This is a non-commercial, independent website, owned and written by Nancy Kerson, for the benefit of actual and potential adopters of BLM Mustangs and Burros and similar animals.
1. Adopt Directly From a BLM Facility (Be sure to make an appointment first!)
This is the best way if you want one NOW, or if you want to choose from the largest selection. The disadvantage is that you may not live within easy driving distance of one of these, and you may be overwhelmed by the sheer numbers of animals and find it hard to pick out just one. Bring binoculars, as often the horses will be at the opposite side of the huge fields where they are kept.
Most BLM facilities are happy to show you around and help you pick out your new horse or burro. The wranglers are generally quite knowledgeable, and, since they work with the horses daily, will often be able to steer you to just the right horse for your needs, if you ask them.
But be sure to make an appointment first so that they have the time to spend with you, and the personnel on grounds to help you load the horse.
2. BLM Traveling Weekend Adoption also called "Satellite" Adoption
For Schedule, Click Here: National Adoption Schedule for BLM
These are ideal for experienced trainers who might want a "pure" horse who has not been around humans at all, except for being captured.
Another advantage is health: Horses coming from isolated, remote regions often lack immunity to common domestic horse diseases, such as strangles, warts, etc., and as a result, outbreaks often occur at holding facilities within a few weeks of bringing in horses from remote areas. One should note, however, that when the new horse goes to your house, it will also be exposed to domestic diseases for the first time, and it will be your vet bill, not BLM's. A quarantine pen at home is highly recommended!
However, be advised that Horses who have already spent some time in captivity, have been fed and watered by humans, run through chutes, given shots and blood tests, loaded and unloaded into trucks and trailers, etc, have had some of the "edge" taken off their wildness by the time you adopt them. Horses adopted from facilities or weekend adoptions are usually still quite wild, but nothing like a freshly gathered horse! Horses at a trapsite adoption are likely to be much more frightened, flighty, and "crashy" than horses who have been in a holding facility for awhile, since they are so recently captured.
If you choose a trapsite horse, BE PREPARED! A solid tow vehicle is a must!
Here's a link to photos from the 2012 Stone Cabin trapsite adoption: http://www.flickr.com/photos/blmnevada/6775078650/in/set-72157629430641771/
4. Adopt From a Cottage/Contractor program:
The BLM has wild horse training agreements with state correctional institutes in CO, KS, NV, UT and WY. Prison Wild Horse Gentling Programs are a great way to get a saddle-started Mustang!
The Internet Adoptions allow people to adopt no matter where they live (in the USA, that is)
BLM VOLUNTEERS sometimes take horses home for foster care and to gentle and halter train for new homes. Contact your state BLM office to see if any are currently available, or to see if there are any active volunteers willing to do this for you.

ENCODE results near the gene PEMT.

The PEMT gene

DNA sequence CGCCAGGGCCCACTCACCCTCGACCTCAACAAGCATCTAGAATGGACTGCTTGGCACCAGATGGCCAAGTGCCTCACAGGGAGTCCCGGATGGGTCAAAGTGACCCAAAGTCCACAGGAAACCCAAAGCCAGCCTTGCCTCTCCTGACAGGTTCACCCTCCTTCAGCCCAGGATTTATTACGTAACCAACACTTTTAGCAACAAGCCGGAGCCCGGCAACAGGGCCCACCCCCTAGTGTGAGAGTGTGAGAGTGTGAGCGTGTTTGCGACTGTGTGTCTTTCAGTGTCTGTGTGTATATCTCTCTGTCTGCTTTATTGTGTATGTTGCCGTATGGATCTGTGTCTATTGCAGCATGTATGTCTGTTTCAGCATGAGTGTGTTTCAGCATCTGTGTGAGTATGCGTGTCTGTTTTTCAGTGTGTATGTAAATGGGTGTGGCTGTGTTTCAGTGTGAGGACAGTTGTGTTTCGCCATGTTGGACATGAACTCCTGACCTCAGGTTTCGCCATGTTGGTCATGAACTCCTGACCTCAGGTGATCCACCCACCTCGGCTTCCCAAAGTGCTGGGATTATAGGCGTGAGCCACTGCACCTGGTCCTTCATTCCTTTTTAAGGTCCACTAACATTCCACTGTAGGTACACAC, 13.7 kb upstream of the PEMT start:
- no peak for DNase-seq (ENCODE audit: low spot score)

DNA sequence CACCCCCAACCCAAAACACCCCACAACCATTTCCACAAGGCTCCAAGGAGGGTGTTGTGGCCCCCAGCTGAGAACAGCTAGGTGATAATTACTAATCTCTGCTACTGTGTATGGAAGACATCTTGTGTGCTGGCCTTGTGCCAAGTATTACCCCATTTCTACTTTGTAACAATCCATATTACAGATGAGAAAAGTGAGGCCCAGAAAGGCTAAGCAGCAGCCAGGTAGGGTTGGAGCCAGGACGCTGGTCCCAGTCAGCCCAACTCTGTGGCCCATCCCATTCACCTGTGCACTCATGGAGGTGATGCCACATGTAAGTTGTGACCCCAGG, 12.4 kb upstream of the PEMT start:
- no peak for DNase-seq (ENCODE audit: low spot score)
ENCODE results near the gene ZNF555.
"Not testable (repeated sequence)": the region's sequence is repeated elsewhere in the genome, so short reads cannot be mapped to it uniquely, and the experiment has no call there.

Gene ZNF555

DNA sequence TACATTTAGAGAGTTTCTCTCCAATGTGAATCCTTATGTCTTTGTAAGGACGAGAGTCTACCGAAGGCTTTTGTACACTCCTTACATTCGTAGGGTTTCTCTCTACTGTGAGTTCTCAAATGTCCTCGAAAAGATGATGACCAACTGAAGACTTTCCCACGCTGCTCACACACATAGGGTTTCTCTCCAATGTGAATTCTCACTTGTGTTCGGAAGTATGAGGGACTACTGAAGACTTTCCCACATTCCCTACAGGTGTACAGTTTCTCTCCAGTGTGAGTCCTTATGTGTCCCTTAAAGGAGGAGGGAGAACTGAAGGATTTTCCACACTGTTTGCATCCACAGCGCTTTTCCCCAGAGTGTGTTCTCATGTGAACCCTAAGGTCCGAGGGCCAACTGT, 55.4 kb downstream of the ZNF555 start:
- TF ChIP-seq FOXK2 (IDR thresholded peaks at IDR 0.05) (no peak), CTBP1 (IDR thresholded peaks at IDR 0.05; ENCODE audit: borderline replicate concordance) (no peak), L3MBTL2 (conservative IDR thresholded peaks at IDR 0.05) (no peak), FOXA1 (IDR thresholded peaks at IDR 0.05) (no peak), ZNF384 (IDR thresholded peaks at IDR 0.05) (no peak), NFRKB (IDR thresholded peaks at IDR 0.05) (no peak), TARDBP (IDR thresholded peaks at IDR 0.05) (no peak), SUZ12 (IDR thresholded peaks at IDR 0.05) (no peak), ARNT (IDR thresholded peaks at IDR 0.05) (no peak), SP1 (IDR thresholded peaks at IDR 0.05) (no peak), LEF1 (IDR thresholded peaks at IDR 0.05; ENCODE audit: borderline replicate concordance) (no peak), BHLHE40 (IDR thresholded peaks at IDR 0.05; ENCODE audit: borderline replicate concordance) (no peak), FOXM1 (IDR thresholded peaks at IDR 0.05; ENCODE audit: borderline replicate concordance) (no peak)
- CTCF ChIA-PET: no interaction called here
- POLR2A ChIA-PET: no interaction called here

This "Trainer Incentive Program" allows adopters to get a gentled, halter-trained horse for the regular $125 adoption fee.
9. Adopt a Saddle-Trained Horse from one of the Mustang Heritage Foundation's Popular Mustang Makeover & Other Contests
10. Buy an an already Titled Mustang from an adopter who wants to sell.
Rescue Organizations often have mustangs - sometimes fresh from the range, other times "re-adopts" saved from homes where things didn't work out, or cases of neglect and abuse.
12. Adopt (or purchase) a "Comstock/Virginia Range," Sheldon USFWS , Nokota/Theodore Roosevelt National Park, Indian Reservation Horse, or other Non-BLM Wild Horse or Burro
Click here to learn about Comstock, & Sheldon USFWS horses & burros; Also a situation that is gaining in attention is the plight of the horses on Indian Reservations (which may or may not be considered actual mustangs, but are usually untrained). The horses were once a source of income to the tribes - some as trained horses but most as meat. But since the slaughterhouses closed, they have been allowed to continue to breed unchecked, and are now seriously overpopulated. Periodically the reservations send large numbers to livestock auctions.
The Nokota Mustangs of Theodore Roosevelt National Park are also periodically rounded up and placed for sale. Although these horses have an ardent following and all are sold to homes and rescue groups, in theory those not taken would be sold to anyone, including kill buyers.
CLICK ON A SUBJECT AREA FOR MORE ABOUT ADOPTING A MUSTANG (WILD HORSE):
copyright 2000, 2001, 2002, 2003, 2004, 2005, 2006, 2007, 2008, 2009, 2010, 2011, 2012, 2013, 2014 Nancy Kerson, all rights reserved - I'm happy to share, just need to be asked and have credit given where due.
Disclaimer: Horses are inherently dangerous. Use the information contained within this website at your own risk.